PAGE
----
• The family’s need for services

A good family assessment should lead to a meaningful safety goal. Safety goals are clear, simple statements that convince everyone the case can be closed. Safety goals do not include how the goals will be achieved — in other words they are not tasks.  Safety goals are designed to reduce risk of future child maltreatment and to promote and maintain positive change in family functioning.

Assessment of Safety

Assessment of child safety is always a primary concern of the division and whether staff are formally or informally assessing the child’s safety, assessment continues throughout the life of the case.  Staff should always be alert to changes in the family circumstances or household composition that pose a threat to the safety of the child.

The Immediate Safety Intervention Plan (CD-263) is to be used to document any necessary interventions to address immediate safety concerns.  The CD-263 should be used when there is identifiable and likely danger to the child(ren), there is insufficient existing safety to mitigate the danger, and some action is needed to keep the danger from actually occurring.  The CD-263 could be developed in a first meeting with the family or at any time in an assessment.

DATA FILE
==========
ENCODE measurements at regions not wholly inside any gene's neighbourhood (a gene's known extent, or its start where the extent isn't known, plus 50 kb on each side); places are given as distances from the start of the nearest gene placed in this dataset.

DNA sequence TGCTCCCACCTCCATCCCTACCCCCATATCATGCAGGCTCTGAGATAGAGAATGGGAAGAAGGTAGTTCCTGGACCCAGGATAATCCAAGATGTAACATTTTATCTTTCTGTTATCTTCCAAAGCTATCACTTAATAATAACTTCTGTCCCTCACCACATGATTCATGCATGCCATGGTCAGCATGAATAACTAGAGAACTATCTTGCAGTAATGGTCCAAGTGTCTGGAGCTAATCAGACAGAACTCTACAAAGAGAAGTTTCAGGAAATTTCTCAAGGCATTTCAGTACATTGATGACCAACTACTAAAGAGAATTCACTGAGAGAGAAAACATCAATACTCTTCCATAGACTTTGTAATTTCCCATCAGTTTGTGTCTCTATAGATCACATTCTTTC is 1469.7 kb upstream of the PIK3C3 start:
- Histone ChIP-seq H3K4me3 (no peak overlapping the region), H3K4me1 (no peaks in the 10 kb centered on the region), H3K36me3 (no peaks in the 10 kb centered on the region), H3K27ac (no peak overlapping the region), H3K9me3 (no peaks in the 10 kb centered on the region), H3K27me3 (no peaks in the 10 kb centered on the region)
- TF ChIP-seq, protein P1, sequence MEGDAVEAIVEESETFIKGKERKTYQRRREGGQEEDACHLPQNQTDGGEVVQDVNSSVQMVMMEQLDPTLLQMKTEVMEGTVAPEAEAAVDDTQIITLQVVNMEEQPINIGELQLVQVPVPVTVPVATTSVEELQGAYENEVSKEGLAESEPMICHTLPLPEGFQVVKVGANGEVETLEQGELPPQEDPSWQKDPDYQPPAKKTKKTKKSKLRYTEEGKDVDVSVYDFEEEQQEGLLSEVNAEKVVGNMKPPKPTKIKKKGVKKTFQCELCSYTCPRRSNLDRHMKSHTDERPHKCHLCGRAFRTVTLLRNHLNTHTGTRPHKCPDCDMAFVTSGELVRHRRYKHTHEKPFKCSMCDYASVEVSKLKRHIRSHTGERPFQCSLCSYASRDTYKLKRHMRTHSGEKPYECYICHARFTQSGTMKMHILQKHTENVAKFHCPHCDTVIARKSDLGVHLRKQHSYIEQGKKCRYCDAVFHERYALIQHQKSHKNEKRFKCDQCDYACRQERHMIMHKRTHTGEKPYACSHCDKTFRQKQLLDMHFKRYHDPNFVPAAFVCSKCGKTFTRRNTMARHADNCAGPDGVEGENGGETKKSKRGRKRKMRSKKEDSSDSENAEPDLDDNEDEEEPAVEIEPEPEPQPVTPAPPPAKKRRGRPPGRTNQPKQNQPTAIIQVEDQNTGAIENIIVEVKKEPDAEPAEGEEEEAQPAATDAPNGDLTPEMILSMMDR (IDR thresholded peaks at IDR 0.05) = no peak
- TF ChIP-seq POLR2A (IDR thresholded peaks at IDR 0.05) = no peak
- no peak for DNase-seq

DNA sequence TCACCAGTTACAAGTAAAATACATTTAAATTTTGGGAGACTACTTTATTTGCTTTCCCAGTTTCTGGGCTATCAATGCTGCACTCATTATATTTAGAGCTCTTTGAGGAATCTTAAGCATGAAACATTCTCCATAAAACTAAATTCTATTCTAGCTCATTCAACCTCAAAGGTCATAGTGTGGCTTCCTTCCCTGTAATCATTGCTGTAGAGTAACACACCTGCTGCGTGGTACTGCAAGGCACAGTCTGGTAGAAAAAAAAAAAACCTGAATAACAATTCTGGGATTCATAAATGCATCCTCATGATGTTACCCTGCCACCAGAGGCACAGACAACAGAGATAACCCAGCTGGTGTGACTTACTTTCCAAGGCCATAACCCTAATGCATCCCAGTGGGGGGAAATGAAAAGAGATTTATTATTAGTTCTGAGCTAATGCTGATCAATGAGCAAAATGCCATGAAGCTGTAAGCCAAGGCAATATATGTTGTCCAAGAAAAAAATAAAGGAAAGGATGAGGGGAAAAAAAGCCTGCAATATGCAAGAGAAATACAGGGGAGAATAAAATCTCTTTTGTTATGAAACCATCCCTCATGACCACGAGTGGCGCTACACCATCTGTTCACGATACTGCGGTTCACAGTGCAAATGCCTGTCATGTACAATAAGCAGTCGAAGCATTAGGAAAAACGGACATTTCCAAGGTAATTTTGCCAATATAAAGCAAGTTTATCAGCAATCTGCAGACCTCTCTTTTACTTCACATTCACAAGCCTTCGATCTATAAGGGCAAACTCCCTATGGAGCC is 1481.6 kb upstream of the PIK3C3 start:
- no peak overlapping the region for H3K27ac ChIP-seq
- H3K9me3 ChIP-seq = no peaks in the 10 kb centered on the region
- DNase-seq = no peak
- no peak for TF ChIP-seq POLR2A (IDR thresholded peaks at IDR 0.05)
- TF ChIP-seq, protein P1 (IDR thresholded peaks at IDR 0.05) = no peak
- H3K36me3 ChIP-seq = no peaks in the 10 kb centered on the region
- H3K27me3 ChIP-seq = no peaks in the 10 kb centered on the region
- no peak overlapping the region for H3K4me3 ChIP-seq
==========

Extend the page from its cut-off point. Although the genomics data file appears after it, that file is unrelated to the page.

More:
History with the Agency

Prior to making contact with the family the worker must document in the narrative a brief description of prior reports of abuse/neglect, as well as a summary of concerns identified in unsubstantiated reports.  Due to expungement criteria for unsubstantiated reports, incident numbers will NOT be listed.  Workers should use such phrases as “Concerns have been identified in the past that include.”, rather than stating “These concerns were from prior reports” in their documentation.